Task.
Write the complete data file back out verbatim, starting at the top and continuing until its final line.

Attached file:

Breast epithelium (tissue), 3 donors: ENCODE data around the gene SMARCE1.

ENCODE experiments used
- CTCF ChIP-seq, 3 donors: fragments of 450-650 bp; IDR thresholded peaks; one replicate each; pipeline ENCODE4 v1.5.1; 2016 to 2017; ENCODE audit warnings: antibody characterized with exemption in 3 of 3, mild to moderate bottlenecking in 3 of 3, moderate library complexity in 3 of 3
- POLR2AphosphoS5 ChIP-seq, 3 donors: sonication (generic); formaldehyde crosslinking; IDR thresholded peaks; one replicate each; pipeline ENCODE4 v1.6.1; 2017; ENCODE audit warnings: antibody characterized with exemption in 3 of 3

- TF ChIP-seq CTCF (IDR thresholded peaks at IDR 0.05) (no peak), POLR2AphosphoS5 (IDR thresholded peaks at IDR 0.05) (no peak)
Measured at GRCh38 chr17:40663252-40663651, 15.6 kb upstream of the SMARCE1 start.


Breast epithelium (tissue), 3 donors: ENCODE data around the gene SMARCE1.

ENCODE experiments used
- CTCF ChIP-seq, 3 donors: fragments of 450-650 bp; IDR thresholded peaks; one replicate each; pipeline ENCODE4 v1.5.1; 2016 to 2017; ENCODE audit warnings: antibody characterized with exemption in 3 of 3, mild to moderate bottlenecking in 3 of 3, moderate library complexity in 3 of 3
- POLR2AphosphoS5 ChIP-seq, 3 donors: sonication (generic); formaldehyde crosslinking; IDR thresholded peaks; one replicate each; pipeline ENCODE4 v1.6.1; 2017; ENCODE audit warnings: antibody characterized with exemption in 3 of 3

- TF ChIP-seq CTCF (IDR thresholded peaks at IDR 0.05) (no peak), POLR2AphosphoS5 (IDR thresholded peaks at IDR 0.05) (no peak)
Measured at GRCh38 chr17:40663252-40663651, 15.6 kb upstream of the SMARCE1 start.